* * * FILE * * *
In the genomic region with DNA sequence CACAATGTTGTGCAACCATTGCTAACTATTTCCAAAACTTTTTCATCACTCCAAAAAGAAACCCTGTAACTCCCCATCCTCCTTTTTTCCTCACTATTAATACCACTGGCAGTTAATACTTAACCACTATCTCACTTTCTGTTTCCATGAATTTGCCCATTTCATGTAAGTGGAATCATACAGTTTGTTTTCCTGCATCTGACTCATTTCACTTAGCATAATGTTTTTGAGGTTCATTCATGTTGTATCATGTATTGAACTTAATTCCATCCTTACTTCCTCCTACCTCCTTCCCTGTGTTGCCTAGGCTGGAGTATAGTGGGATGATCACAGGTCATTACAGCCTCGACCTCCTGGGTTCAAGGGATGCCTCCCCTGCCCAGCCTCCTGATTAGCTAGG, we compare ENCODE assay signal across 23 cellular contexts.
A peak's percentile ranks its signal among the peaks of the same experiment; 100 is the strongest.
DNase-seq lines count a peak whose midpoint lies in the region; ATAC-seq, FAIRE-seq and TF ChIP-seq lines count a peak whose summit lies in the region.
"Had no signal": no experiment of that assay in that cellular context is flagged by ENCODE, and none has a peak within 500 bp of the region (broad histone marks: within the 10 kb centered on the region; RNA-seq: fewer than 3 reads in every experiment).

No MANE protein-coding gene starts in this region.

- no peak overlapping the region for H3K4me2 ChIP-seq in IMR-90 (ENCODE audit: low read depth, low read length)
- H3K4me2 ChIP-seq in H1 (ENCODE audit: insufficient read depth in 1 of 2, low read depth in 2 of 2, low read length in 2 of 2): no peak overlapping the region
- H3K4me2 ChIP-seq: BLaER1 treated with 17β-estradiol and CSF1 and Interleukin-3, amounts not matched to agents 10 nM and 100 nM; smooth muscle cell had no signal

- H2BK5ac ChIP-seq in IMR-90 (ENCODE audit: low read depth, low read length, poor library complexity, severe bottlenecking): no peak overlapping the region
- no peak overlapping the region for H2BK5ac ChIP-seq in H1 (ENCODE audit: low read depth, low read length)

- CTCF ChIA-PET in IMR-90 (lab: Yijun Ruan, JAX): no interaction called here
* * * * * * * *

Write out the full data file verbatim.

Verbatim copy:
In the genomic region with DNA sequence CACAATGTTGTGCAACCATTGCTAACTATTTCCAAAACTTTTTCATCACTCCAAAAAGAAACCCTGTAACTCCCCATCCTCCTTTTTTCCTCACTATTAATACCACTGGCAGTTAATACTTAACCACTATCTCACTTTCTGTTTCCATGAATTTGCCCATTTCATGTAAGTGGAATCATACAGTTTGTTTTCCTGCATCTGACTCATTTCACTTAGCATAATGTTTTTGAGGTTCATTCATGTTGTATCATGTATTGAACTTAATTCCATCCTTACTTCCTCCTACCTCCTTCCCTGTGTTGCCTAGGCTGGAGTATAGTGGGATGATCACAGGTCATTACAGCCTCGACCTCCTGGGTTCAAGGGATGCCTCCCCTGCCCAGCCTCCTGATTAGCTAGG, we compare ENCODE assay signal across 23 cellular contexts.
A peak's percentile ranks its signal among the peaks of the same experiment; 100 is the strongest.
DNase-seq lines count a peak whose midpoint lies in the region; ATAC-seq, FAIRE-seq and TF ChIP-seq lines count a peak whose summit lies in the region.
"Had no signal": no experiment of that assay in that cellular context is flagged by ENCODE, and none has a peak within 500 bp of the region (broad histone marks: within the 10 kb centered on the region; RNA-seq: fewer than 3 reads in every experiment).

No MANE protein-coding gene starts in this region.

- no peak overlapping the region for H3K4me2 ChIP-seq in IMR-90 (ENCODE audit: low read depth, low read length)
- H3K4me2 ChIP-seq in H1 (ENCODE audit: insufficient read depth in 1 of 2, low read depth in 2 of 2, low read length in 2 of 2): no peak overlapping the region
- H3K4me2 ChIP-seq: BLaER1 treated with 17β-estradiol and CSF1 and Interleukin-3, amounts not matched to agents 10 nM and 100 nM; smooth muscle cell had no signal

- H2BK5ac ChIP-seq in IMR-90 (ENCODE audit: low read depth, low read length, poor library complexity, severe bottlenecking): no peak overlapping the region
- no peak overlapping the region for H2BK5ac ChIP-seq in H1 (ENCODE audit: low read depth, low read length)

- CTCF ChIA-PET in IMR-90 (lab: Yijun Ruan, JAX): no interaction called here